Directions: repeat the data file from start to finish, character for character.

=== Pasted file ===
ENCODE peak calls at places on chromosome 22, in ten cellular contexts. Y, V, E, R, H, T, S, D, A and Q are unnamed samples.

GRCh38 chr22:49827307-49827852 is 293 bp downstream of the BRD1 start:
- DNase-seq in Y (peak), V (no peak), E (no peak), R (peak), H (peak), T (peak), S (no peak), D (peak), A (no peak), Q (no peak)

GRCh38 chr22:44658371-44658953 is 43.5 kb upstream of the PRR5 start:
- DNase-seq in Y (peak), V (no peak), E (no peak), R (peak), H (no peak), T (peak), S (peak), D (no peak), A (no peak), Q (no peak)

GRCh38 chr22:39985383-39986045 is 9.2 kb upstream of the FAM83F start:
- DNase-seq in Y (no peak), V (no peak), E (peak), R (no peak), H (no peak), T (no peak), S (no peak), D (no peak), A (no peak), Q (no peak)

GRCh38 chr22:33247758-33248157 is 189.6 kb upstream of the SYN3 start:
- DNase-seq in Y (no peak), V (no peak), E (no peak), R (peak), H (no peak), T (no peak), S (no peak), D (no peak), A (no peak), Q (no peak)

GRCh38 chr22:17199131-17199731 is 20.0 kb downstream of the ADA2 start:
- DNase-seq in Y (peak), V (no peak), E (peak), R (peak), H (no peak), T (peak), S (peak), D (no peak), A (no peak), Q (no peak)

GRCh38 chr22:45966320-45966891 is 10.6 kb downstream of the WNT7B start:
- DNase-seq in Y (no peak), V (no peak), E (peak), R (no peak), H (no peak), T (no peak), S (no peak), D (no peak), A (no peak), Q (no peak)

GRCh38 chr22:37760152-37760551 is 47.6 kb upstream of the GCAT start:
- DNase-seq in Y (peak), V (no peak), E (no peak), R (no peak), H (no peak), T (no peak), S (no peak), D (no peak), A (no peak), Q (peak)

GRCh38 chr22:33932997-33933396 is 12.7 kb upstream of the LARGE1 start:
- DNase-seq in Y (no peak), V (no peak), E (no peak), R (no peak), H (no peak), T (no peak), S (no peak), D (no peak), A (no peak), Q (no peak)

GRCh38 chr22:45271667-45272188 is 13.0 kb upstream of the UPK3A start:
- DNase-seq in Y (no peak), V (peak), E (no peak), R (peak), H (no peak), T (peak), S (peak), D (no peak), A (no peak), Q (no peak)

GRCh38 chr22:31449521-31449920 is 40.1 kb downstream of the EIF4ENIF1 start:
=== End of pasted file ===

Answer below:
ENCODE peak calls at places on chromosome 22, in ten cellular contexts. Y, V, E, R, H, T, S, D, A and Q are unnamed samples.

GRCh38 chr22:49827307-49827852 is 293 bp downstream of the BRD1 start:
- DNase-seq in Y (peak), V (no peak), E (no peak), R (peak), H (peak), T (peak), S (no peak), D (peak), A (no peak), Q (no peak)

GRCh38 chr22:44658371-44658953 is 43.5 kb upstream of the PRR5 start:
- DNase-seq in Y (peak), V (no peak), E (no peak), R (peak), H (no peak), T (peak), S (peak), D (no peak), A (no peak), Q (no peak)

GRCh38 chr22:39985383-39986045 is 9.2 kb upstream of the FAM83F start:
- DNase-seq in Y (no peak), V (no peak), E (peak), R (no peak), H (no peak), T (no peak), S (no peak), D (no peak), A (no peak), Q (no peak)

GRCh38 chr22:33247758-33248157 is 189.6 kb upstream of the SYN3 start:
- DNase-seq in Y (no peak), V (no peak), E (no peak), R (peak), H (no peak), T (no peak), S (no peak), D (no peak), A (no peak), Q (no peak)

GRCh38 chr22:17199131-17199731 is 20.0 kb downstream of the ADA2 start:
- DNase-seq in Y (peak), V (no peak), E (peak), R (peak), H (no peak), T (peak), S (peak), D (no peak), A (no peak), Q (no peak)

GRCh38 chr22:45966320-45966891 is 10.6 kb downstream of the WNT7B start:
- DNase-seq in Y (no peak), V (no peak), E (peak), R (no peak), H (no peak), T (no peak), S (no peak), D (no peak), A (no peak), Q (no peak)

GRCh38 chr22:37760152-37760551 is 47.6 kb upstream of the GCAT start:
- DNase-seq in Y (peak), V (no peak), E (no peak), R (no peak), H (no peak), T (no peak), S (no peak), D (no peak), A (no peak), Q (peak)

GRCh38 chr22:33932997-33933396 is 12.7 kb upstream of the LARGE1 start:
- DNase-seq in Y (no peak), V (no peak), E (no peak), R (no peak), H (no peak), T (no peak), S (no peak), D (no peak), A (no peak), Q (no peak)

GRCh38 chr22:45271667-45272188 is 13.0 kb upstream of the UPK3A start:
- DNase-seq in Y (no peak), V (peak), E (no peak), R (peak), H (no peak), T (peak), S (peak), D (no peak), A (no peak), Q (no peak)

GRCh38 chr22:31449521-31449920 is 40.1 kb downstream of the EIF4ENIF1 start: